To respond to requested revisions, please download our Request for Revisions Memo Template, utilize tracked changes to submit the revised documents, and include a clean, final version of all updated documents. For information on how to mark revisions using the "track changes" feature, visit this guide for Microsoft Word and this guide for Google Docs.

When planning your research timeline, please keep the following in mind:

For most studies researchers should budget at least four weeks for their IRB protocol process which includes drafting materials, meeting with the faculty sponsor, IRB protocol submission, IRB review, response to revisions, and final IRB approval or acknowledgment. Times may vary based on the current IRB protocol queue, the population of interest (if the population is vulnerable), and other mitigating factors (e.g., a pandemic). 

  1. For most studies that are minimal risk (exempt or expedited), researchers should likely hear from IRB reviewers between 5-10 business days after the protocol has been submitted in the Mentor IRB system.
  2. Full Board studies can expect to hear back from a reviewer five business days after the convened Full Board meeting.

Visit our Meetings and Deadlines page for more information concerning review details and dates.

Modifications and Terminations

After obtaining IRB approval, you may decide to alter certain aspects of your research study. Prior to making the changes, you will need to submit a modification. You can find templates and more information on how to submit study modifications on the modifications page of the TC IRB website, the "IRB Modification Submission Self-Check" blog, and ways to adapt research in an emergency blog.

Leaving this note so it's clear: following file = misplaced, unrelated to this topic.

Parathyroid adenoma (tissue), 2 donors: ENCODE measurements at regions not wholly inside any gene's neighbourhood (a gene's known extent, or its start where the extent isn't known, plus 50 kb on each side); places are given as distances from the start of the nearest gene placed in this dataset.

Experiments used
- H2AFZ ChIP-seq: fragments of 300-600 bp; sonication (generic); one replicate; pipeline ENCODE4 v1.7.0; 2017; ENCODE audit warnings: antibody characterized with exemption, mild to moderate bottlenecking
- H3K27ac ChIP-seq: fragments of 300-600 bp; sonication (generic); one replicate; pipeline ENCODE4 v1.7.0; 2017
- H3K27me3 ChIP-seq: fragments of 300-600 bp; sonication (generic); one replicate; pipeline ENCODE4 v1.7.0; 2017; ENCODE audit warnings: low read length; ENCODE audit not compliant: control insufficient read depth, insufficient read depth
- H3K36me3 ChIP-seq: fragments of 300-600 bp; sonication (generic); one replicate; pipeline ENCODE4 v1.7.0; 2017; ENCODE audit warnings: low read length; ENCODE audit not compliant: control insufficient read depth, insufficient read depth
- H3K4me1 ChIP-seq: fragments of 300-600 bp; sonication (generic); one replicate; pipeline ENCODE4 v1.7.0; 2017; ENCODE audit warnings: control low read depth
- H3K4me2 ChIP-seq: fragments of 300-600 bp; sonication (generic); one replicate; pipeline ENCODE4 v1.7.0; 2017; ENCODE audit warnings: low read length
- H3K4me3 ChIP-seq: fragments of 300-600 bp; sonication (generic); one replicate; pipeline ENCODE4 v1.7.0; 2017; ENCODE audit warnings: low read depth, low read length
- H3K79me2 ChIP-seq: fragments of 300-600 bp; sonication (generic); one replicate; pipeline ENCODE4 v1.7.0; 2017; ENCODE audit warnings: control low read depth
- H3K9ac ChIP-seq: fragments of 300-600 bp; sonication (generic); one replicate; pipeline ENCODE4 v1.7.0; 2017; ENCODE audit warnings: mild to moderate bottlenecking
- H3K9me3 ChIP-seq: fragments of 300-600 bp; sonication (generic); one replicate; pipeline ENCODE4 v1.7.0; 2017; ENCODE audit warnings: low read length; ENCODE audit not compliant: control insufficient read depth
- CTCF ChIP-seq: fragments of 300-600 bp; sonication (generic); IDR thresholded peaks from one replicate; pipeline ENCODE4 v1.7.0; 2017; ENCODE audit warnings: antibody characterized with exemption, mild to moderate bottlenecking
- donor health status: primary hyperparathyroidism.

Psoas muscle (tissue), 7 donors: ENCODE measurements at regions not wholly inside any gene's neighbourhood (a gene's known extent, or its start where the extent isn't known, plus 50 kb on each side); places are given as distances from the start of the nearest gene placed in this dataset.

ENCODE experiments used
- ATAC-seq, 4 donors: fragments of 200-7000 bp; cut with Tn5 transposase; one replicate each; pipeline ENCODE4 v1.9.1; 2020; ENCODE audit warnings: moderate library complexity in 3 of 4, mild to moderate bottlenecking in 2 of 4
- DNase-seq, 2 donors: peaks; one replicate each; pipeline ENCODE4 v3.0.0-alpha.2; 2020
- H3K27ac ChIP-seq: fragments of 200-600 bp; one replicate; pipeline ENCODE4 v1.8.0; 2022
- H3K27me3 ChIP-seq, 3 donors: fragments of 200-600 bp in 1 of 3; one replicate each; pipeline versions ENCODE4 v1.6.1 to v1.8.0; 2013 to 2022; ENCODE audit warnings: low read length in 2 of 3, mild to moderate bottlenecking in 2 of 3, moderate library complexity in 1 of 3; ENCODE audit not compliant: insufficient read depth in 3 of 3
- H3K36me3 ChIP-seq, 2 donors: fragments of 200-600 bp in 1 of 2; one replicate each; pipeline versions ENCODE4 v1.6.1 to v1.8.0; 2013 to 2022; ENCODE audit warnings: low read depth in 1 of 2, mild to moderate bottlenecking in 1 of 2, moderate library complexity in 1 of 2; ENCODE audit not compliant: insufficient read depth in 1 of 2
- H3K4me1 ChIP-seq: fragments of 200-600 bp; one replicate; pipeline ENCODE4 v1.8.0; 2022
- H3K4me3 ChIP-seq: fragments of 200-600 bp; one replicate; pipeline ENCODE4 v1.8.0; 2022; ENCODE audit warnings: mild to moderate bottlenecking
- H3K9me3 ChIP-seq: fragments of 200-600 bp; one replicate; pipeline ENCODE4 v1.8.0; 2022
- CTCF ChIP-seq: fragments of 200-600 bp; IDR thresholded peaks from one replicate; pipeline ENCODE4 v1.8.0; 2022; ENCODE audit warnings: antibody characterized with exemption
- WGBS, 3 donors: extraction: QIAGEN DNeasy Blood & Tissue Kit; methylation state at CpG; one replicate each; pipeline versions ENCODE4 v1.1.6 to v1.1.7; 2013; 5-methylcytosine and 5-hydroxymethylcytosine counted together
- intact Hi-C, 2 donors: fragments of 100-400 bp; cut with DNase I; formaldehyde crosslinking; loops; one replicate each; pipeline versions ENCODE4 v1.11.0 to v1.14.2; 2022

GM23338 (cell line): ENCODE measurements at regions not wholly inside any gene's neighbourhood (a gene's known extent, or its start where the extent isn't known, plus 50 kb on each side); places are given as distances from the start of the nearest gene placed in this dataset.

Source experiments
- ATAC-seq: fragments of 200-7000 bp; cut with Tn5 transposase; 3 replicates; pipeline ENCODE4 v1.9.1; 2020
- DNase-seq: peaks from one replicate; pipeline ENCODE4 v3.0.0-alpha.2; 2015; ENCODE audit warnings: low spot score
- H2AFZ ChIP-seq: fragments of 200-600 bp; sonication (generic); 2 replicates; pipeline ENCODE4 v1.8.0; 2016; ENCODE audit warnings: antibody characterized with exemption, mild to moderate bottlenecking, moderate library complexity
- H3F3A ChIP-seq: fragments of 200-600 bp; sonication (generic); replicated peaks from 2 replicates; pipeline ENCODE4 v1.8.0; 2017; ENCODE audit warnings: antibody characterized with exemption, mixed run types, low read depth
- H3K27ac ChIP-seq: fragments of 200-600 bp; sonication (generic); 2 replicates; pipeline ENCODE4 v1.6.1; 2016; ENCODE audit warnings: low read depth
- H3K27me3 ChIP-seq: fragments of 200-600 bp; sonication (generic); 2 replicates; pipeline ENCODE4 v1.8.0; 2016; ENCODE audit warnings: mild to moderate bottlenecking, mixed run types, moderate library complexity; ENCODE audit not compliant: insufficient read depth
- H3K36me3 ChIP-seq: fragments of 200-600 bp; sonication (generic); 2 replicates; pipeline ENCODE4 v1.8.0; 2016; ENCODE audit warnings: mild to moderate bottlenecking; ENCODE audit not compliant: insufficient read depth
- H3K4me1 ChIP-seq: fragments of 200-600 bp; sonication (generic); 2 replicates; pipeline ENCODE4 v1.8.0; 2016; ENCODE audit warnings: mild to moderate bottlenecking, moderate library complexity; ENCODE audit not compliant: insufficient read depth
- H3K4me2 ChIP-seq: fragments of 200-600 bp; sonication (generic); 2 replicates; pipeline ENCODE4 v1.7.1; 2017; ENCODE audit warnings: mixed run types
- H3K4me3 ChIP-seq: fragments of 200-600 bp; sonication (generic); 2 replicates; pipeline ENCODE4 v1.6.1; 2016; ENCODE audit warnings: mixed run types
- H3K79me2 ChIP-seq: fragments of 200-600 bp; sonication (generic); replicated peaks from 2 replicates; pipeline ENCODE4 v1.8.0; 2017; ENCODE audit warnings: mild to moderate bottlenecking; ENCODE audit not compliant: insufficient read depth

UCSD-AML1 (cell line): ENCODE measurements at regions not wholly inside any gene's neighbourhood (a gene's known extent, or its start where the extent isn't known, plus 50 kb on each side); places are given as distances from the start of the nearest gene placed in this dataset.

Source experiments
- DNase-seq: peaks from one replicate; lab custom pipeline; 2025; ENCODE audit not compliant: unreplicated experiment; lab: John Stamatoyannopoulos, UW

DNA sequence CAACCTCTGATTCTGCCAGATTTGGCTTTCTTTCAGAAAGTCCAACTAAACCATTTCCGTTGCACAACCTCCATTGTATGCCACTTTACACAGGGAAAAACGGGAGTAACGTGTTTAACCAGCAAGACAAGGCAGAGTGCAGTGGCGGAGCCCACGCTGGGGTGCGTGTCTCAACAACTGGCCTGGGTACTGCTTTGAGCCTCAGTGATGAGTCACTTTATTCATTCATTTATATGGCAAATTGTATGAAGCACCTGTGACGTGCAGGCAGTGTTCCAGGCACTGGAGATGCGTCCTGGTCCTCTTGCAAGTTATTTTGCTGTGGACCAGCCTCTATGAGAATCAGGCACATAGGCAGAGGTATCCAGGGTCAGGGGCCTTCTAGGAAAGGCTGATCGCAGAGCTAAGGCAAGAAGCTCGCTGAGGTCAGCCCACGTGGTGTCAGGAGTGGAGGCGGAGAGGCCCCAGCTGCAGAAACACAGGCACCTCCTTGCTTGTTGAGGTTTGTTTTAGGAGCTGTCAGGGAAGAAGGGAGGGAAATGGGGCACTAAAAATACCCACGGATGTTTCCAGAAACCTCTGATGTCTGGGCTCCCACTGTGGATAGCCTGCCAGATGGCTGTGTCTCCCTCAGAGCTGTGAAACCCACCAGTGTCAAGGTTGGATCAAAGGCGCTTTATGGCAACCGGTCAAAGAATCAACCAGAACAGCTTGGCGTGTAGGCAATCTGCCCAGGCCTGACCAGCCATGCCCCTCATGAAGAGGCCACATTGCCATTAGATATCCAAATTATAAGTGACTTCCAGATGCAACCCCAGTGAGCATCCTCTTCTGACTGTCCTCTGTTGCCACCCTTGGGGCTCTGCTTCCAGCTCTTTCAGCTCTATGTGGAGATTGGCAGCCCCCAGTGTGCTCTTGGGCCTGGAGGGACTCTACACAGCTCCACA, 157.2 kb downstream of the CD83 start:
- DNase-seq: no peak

A protocol should be terminated once recruitment has been finalized and all data collection has concluded (e.g., your dissertation has been published). An investigator-initiated voluntary termination is characterized by an investigator wishing to terminate activities involved in their research study and administratively close the protocol with the IRB. You should share these reasons for termination with TC IRB in the continuing review report. Please note that once an IRB protocol has been terminated, it cannot be reopened. For detailed information regarding when and how to terminate a protocol, please check out our terminating a protocol page

Dissertation research is a rewarding experience that will inform your subsequent professional development. TC IRB has a myriad of resources available on our website to demystify the process and support successful dissertation research. If you have any questions or concerns, please send us an email at  to schedule a virtual meeting with an IRB administrator.

Happy Researching!